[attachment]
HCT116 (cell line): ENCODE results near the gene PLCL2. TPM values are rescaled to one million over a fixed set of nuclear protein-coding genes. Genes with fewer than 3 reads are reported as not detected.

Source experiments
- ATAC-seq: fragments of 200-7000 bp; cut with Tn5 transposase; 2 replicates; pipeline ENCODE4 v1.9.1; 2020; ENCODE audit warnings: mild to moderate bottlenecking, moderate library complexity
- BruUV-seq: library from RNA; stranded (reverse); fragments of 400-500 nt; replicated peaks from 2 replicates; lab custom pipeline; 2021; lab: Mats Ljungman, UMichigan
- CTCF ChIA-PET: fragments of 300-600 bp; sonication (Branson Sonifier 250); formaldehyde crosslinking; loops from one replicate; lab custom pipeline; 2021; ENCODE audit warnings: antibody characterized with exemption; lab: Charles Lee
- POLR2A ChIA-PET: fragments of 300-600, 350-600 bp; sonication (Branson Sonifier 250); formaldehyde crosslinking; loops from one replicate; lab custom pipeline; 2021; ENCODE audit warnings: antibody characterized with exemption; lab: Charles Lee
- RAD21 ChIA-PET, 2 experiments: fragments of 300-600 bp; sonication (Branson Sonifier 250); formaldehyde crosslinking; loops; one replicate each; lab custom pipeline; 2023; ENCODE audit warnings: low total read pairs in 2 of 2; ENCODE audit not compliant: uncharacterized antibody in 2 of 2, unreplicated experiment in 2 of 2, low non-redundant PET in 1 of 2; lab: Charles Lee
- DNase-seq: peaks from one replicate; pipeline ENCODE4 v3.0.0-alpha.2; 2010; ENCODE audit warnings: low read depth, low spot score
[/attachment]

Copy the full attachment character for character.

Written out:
HCT116 (cell line): ENCODE results near the gene PLCL2. TPM values are rescaled to one million over a fixed set of nuclear protein-coding genes. Genes with fewer than 3 reads are reported as not detected.

Source experiments
- ATAC-seq: fragments of 200-7000 bp; cut with Tn5 transposase; 2 replicates; pipeline ENCODE4 v1.9.1; 2020; ENCODE audit warnings: mild to moderate bottlenecking, moderate library complexity
- BruUV-seq: library from RNA; stranded (reverse); fragments of 400-500 nt; replicated peaks from 2 replicates; lab custom pipeline; 2021; lab: Mats Ljungman, UMichigan
- CTCF ChIA-PET: fragments of 300-600 bp; sonication (Branson Sonifier 250); formaldehyde crosslinking; loops from one replicate; lab custom pipeline; 2021; ENCODE audit warnings: antibody characterized with exemption; lab: Charles Lee
- POLR2A ChIA-PET: fragments of 300-600, 350-600 bp; sonication (Branson Sonifier 250); formaldehyde crosslinking; loops from one replicate; lab custom pipeline; 2021; ENCODE audit warnings: antibody characterized with exemption; lab: Charles Lee
- RAD21 ChIA-PET, 2 experiments: fragments of 300-600 bp; sonication (Branson Sonifier 250); formaldehyde crosslinking; loops; one replicate each; lab custom pipeline; 2023; ENCODE audit warnings: low total read pairs in 2 of 2; ENCODE audit not compliant: uncharacterized antibody in 2 of 2, unreplicated experiment in 2 of 2, low non-redundant PET in 1 of 2; lab: Charles Lee
- DNase-seq: peaks from one replicate; pipeline ENCODE4 v3.0.0-alpha.2; 2010; ENCODE audit warnings: low read depth, low spot score